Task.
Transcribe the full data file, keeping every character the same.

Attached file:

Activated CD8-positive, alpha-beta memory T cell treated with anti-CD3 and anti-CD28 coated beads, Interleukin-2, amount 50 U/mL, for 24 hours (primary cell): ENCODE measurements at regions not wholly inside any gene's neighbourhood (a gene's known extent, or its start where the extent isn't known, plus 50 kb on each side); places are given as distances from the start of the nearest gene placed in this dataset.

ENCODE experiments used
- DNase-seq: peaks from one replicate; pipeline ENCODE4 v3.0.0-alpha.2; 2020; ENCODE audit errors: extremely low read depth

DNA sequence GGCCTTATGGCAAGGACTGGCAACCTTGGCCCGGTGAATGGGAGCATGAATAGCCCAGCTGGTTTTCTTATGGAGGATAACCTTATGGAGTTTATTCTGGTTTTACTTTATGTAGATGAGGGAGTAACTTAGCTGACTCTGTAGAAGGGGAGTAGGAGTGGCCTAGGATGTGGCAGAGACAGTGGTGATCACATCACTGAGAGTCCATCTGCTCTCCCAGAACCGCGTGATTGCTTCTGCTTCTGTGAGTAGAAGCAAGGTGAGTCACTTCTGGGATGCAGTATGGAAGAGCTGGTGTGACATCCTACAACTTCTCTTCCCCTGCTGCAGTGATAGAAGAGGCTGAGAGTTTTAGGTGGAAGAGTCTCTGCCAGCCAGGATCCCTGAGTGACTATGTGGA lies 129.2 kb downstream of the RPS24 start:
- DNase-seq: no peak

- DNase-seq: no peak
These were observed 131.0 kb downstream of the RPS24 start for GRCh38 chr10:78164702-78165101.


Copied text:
Activated CD8-positive, alpha-beta memory T cell treated with anti-CD3 and anti-CD28 coated beads, Interleukin-2, amount 50 U/mL, for 24 hours (primary cell): ENCODE measurements at regions not wholly inside any gene's neighbourhood (a gene's known extent, or its start where the extent isn't known, plus 50 kb on each side); places are given as distances from the start of the nearest gene placed in this dataset.

ENCODE experiments used
- DNase-seq: peaks from one replicate; pipeline ENCODE4 v3.0.0-alpha.2; 2020; ENCODE audit errors: extremely low read depth

DNA sequence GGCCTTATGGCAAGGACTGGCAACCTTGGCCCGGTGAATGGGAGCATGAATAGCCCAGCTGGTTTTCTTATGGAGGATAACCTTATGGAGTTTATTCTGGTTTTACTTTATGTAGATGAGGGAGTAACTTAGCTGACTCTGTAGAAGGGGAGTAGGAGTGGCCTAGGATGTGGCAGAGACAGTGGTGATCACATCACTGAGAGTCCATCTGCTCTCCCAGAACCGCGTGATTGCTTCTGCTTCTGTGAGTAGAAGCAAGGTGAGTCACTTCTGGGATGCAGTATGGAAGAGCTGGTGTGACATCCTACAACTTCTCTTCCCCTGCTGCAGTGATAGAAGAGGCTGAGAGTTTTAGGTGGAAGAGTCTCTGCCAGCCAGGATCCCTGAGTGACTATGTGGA lies 129.2 kb downstream of the RPS24 start:
- DNase-seq: no peak

- DNase-seq: no peak
These were observed 131.0 kb downstream of the RPS24 start for GRCh38 chr10:78164702-78165101.